Hartman Jake E.

Jake E. Hartman


  • University of Pennsylvania Law School, J.D., magna cum laude, 2015
    • Online Managing Editor, University of Pennsylvania Law Review, 2014-2015
  • Perelman School of Medicine at the University of Pennsylvania, MBE, 2015
  • Duke University, B.S., 2006


  • Law Clerk, Judge Kent A. Jordan, U.S. Court of Appeals, Third Circuit, 2015-2016


  • 2015, Maryland
  • 2017, District of Columbia

Jake Hartman represents clients in state and federal trial court, federal appellate court, and before the International Trade Commission, as well as in international arbitration and mediation.  His practice includes a wide variety of complex commercial litigation, and he has particular experience in antitrust and intellectual property cases. 

Prior to joining the firm, he served as a law clerk to the Honorable Kent A. Jordan on the U.S. Court of Appeals for the Third Circuit. Jake graduated magna cum laude from University of Pennsylvania Law School, where he was Online Managing Editor of University of Pennsylvania Law Review.  He earned his undergraduate degree in biology and philosophy from Duke University.  Jake also holds a graduate degree in bioethics from University of Pennsylvania.

Noteworthy Representations

  • In the Matter of Certain High-Density Fiber Optic Equipment and Components Thereof, USITC Inv. No. 337-TA-1194 (Judge David P. Shaw, March 23, 2021) – Represented complainant in obtaining a Final Initial Determination of violation and a recommended general exclusion order against all respondents and other importing infringers.  Judge Shaw found a violation with respect to all asserted patents and all accused products after the International Trade Commission’s first virtual evidentiary hearing.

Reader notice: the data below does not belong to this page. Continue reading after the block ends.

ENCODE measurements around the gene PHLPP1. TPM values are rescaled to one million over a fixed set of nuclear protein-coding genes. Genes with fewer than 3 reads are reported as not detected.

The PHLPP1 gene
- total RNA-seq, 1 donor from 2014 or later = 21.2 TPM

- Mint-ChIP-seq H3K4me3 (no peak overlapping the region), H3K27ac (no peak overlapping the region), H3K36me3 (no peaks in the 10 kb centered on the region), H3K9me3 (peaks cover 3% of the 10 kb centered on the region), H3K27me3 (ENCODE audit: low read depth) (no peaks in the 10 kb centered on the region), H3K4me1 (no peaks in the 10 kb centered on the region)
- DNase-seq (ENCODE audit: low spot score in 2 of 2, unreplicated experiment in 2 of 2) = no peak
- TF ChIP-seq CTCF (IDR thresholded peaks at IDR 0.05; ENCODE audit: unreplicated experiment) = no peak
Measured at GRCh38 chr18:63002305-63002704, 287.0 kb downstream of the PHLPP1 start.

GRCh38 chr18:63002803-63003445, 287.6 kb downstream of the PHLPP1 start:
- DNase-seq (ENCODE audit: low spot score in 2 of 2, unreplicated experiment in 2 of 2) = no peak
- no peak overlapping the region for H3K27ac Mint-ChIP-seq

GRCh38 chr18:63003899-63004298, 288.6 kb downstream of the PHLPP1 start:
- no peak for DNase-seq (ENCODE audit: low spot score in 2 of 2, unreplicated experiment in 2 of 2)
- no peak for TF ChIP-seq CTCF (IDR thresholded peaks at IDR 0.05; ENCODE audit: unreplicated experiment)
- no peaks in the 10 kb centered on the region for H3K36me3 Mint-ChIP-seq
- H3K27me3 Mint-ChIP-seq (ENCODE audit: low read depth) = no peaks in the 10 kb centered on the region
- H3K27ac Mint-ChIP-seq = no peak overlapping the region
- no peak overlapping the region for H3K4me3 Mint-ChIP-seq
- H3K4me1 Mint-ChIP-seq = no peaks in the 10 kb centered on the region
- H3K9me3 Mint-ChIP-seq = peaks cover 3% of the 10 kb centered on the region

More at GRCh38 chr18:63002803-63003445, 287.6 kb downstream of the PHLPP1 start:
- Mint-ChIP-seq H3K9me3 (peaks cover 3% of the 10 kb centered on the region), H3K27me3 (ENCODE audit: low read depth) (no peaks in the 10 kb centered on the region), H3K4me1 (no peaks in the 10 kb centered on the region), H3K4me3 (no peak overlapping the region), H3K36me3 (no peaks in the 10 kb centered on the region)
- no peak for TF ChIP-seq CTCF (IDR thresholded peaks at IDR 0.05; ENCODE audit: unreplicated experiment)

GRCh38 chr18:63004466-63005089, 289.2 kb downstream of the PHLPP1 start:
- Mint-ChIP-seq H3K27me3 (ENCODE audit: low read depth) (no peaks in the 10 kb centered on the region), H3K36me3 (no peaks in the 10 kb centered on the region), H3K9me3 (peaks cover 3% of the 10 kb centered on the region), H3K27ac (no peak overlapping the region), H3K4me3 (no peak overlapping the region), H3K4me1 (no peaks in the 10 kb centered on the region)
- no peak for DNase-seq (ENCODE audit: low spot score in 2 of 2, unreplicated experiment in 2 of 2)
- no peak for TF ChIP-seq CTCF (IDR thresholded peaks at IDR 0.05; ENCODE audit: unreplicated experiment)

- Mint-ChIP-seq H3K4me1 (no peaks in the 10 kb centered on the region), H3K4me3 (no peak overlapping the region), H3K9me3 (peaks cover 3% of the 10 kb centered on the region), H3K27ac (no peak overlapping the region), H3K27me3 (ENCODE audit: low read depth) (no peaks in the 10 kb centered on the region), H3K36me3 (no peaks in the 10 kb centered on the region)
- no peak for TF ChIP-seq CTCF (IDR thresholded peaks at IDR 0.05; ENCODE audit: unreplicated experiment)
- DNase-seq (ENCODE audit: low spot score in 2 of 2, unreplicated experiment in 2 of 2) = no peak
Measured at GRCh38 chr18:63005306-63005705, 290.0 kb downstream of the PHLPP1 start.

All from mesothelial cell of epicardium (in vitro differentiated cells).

• UFCW & Employers Benefit Trust v. Sutter Health, No. CGC 14-538451 (Cal. Super. Ct.).  Successfully represented a certified class of employers, unions, and government entities alleging that the Sutter Health hospital system leveraged its market power to engage in anticompetitive conduct, insulate itself from competition, and charge inflated prices. Sutter agreed to pay $575 million and to comprehensive injunctive relief, including changing its practices under the supervision of a court-appointed monitor.
  • Represented an industry trade group in an arbitration against a vendor following termination of a contract for failure to perform.  Following pleading and motions practice, succeeded in obtaining a favorable settlement his client, including the return of improperly withheld funds and documents.
  • Represented a pharmaceutical company in an international arbitration against a collaborating firm relating to a dispute over funding of joint clinical trials.


  • Present Obligations to Future People, Princeton Journal of Bioethics (2006)
  • Co-Author, Roadmap for Reform: Outlook for Imaging under Accountable Care, Radiology Management: The Journal of the AHRA (Nov./Dec. 2011)